Off-Label Use of Biologics for Axial Spondyloarthritis

Some biologics are approved by the U.S. Food and Drug Administration (FDA) to treat axial spondyloarthritis (AxSpA). Others are used off-label. Off-label drugs may be used when someone has not responded well to standard treatments. If you and your doctor decide to use an off-label drug, it is important to understand what “off-label” means.

An off-label drug is one that has not been approved by the U.S. Food and Drug Administration (FDA) to treat a condition other than its officially approved use. This also means the FDA has not yet determined the drug is safe when used the way you are taking it.1

This does not mean the drug is unsafe to take. Often, it means there has not been an official clinical trial to test the drug for this specific condition.1

How do biologics work for AxSpA?

Biologics are a kind of disease-modifying antirheumatic drug (DMARD) made from living cells. Like standard DMARDs such as hydroxychloroquine and methotrexate, biologics work to change the course of diseases. For instance, they can keep diseases from getting worse.2,3

Biologics have more precise aims than DMARDs that work in general throughout the body. Biologics address certain aspects of immune system function. This helps lessen inflammation and its harmful effects. With AxSpA, biologics help reduce pain and swelling in the joints and connective tissues of the pelvis and spine.2,3

Biologic DMARDs help to calm down the immune system. Some biologics do this by blocking proteins known as tumor necrosis factor (TNF) and TNF-alpha. TNF and TNF-alpha are overproduced in people with inflammatory conditions like AxSpA. Other biologic DMARDs block the interleukin 17 (IL-17) protein involved in immune responses. Decreasing the amount of these proteins in the body reduces inflammation and damage.2,3

Which biologics are used off-label for AxSpA?

Some biologics are used off-label to treat an initial type of AxSpA without evident bone damage. This form of the disease is known as non-radiographic AxSpA (nr-AxSpA). These TNF blockers are used off-label for nr-AxSpA:4-7

  • Adalimumab (Humira®)
  • Etanercept (Enbrel®)
  • Golimumab (Simponi Aria®)
  • Infliximab (Remicade®)

Research shows these biologics improve the symptoms of nr-AxSpA. One study found adalimumab reduced inflammation and improved life for people who did not respond to NSAIDs. Another study found people with nr-AxSpA got better with golimumab treatment. Etanercept also has been shown to help people with nr-AxSpA when NSAIDs did not work.8-10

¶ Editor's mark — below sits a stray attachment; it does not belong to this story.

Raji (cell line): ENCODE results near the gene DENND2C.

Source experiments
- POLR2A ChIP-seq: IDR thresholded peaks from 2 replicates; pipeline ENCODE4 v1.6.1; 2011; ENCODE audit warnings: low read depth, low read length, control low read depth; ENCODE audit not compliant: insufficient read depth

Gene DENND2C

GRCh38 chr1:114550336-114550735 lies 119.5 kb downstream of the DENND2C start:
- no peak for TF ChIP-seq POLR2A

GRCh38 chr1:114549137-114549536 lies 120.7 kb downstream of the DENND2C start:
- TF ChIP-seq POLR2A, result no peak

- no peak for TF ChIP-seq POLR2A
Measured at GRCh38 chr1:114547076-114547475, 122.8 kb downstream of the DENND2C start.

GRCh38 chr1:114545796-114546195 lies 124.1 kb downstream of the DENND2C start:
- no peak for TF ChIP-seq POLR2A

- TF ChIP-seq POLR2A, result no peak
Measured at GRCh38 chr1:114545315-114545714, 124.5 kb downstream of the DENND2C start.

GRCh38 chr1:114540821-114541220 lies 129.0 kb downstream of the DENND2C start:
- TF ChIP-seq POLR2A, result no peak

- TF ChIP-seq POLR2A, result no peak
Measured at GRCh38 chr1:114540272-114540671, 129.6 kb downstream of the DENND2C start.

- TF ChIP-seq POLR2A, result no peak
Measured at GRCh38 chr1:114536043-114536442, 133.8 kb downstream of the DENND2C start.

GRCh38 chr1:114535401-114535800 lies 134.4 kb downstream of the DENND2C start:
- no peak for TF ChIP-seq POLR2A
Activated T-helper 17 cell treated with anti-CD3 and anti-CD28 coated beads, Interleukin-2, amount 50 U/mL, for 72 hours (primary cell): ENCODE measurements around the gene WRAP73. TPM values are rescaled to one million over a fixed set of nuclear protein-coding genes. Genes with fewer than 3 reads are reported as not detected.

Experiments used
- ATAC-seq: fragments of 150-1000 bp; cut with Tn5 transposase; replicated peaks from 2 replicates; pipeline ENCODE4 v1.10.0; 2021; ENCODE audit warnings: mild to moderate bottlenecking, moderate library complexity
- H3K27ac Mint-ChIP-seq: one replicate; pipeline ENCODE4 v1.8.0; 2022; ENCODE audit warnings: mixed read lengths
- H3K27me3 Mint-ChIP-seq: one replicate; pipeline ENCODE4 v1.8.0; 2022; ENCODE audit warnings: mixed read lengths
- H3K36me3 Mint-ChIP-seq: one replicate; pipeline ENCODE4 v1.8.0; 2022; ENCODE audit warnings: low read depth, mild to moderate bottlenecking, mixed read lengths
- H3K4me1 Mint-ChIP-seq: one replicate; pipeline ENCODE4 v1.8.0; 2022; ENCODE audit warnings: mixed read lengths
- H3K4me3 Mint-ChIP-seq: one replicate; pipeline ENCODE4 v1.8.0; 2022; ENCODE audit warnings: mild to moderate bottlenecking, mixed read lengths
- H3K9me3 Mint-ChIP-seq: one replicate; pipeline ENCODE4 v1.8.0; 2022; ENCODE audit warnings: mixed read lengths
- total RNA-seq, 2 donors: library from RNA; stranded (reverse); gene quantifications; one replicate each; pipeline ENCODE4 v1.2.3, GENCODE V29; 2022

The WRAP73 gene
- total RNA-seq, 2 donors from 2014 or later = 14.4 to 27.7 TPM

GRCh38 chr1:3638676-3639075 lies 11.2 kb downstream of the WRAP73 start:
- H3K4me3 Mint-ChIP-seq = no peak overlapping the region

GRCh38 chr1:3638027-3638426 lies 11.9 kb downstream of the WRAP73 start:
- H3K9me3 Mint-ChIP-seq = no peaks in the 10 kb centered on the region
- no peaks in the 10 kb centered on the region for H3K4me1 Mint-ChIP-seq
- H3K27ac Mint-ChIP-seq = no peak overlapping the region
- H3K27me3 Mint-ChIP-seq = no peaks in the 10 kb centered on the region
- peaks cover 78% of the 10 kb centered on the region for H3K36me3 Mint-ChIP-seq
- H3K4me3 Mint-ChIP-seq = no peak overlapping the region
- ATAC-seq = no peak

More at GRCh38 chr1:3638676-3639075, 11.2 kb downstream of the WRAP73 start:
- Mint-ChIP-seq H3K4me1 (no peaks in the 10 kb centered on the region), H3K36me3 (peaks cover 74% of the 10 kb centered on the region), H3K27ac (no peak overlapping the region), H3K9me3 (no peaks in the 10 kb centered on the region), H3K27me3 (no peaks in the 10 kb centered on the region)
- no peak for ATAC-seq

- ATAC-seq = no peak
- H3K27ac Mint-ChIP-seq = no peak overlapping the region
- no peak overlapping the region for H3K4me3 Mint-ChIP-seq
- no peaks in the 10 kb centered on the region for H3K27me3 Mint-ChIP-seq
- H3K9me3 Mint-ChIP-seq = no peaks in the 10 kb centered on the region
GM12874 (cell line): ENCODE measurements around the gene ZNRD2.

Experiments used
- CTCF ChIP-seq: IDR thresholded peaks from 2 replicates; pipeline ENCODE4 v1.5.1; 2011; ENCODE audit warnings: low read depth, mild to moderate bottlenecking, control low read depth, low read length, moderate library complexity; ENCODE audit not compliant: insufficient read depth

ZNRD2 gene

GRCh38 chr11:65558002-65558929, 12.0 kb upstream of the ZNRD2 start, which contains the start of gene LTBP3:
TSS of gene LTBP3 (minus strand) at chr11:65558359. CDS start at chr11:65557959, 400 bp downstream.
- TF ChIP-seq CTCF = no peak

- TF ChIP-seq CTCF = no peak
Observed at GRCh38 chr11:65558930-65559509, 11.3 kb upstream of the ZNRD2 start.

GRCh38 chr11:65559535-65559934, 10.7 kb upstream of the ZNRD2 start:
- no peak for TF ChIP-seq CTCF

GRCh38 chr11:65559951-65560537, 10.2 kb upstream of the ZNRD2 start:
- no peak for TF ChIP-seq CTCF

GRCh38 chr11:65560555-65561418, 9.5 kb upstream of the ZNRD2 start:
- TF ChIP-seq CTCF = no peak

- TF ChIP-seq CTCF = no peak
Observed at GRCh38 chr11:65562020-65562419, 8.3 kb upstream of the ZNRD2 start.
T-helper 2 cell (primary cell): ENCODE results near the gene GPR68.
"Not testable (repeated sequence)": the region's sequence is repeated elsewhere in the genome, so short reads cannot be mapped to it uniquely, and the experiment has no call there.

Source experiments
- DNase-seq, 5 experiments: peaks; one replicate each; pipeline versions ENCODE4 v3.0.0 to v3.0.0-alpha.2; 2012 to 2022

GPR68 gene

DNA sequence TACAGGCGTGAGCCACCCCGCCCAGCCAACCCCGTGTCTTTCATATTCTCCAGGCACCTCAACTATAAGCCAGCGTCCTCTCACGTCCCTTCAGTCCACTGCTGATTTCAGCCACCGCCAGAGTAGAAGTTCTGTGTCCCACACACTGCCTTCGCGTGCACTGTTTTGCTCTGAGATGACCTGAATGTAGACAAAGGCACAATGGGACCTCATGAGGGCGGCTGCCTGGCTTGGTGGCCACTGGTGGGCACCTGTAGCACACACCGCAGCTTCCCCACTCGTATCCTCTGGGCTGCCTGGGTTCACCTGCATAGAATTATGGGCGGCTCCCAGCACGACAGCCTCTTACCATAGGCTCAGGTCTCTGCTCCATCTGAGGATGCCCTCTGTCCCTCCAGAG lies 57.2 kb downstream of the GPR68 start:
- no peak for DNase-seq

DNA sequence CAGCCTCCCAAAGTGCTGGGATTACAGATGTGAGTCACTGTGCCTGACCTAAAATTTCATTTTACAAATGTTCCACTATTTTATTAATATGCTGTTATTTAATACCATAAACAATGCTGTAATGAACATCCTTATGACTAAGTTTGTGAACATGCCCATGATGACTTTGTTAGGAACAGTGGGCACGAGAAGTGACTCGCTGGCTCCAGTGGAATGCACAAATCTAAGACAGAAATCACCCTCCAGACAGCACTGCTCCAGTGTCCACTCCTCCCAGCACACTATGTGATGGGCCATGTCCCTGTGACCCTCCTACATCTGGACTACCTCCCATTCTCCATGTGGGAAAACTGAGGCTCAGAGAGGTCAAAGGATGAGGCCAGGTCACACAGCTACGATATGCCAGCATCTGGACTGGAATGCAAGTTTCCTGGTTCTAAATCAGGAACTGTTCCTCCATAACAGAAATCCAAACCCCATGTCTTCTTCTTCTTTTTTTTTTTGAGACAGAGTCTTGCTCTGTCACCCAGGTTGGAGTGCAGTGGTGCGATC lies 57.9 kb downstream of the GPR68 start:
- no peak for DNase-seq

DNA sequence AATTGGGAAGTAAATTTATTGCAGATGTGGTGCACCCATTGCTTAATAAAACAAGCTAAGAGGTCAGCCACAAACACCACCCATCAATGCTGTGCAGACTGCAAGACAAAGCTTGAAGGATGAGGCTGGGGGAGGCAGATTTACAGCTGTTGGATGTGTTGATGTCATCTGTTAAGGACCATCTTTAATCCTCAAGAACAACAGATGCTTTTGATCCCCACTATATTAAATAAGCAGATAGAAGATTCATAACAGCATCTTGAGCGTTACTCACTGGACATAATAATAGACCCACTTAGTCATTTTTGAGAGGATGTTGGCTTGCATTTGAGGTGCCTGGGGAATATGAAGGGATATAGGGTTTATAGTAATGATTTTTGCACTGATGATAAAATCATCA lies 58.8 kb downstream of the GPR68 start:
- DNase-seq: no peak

Which biologics are approved to treat AxSpA?

A few biologics used off-label in the past are now approved to treat nr-AxSpA. Certolizumab pegol (Cimzia®), a TNF blocker, was the first to receive FDA approval in 2019. In 2020, the FDA also approved the IL-17 inhibitors secukinumab (Cosentyx®) and ixekizumab (Taltz®) to treat nr-AxSpA.10

These biologics are FDA-approved to treat another type of AxSpA called ankylosing spondylitis (AS):3-7,12-14

  • Adalimumab
  • Certolizumab pegol
  • Etanercept
  • Golimumab
  • Infliximab
  • Ixekizumab
  • Secukinumab

What are the possible side effects of off-biologics for AxSpa?

Side effects can vary depending on the biologic you are taking.

Biologic DMARDs have side effects. Since biologics suppress the immune system, severe infections can result. Taking biologics may lead to new infections or trigger old infections like tuberculosis or hepatitis. Biologic DMARDs may also increase the risk of cancer.2-7,12-14

Biologic DMARDs share many of the same possible side effects. The most common include:2-7,12-14

  • Upper respiratory infections
  • Allergies
  • Autoimmune responses
  • Problems with the blood, heart, liver, and nervous system

People who take biologics may also have reactions at the injection site. Itching, pain, redness, and swelling may occur. People who get infliximab infusions may also have blood pressure extremes, chest pain, chills, fever, headaches, and rash.2-7,12-14

These are not all the possible side effects of biologics. Talk to your doctor about what to expect or if you notice any changes that concern you during treatment.

How can I try off-label biologics?

If you would like to try using a biologic off-label, talk to your doctor. Tell them about all of your health history. Also talk about any medicine, supplements, and vitamins you take, including over-the-counter drugs. They can check for existing infections, pregnancy, and anything else that might stop you from taking a biologic.

Off-label drugs may not be approved or covered by your insurance, so your doctor will work with you to find the best and most affordable options for you.

After a review of your overall health, your doctor may suggest a biologic to suit you. They may even teach you how to inject it under the skin, if it is given this way. The 2 of you can work together to watch for side effects.

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Written by: Michelle Marie Hernandez | Last reviewed August 2021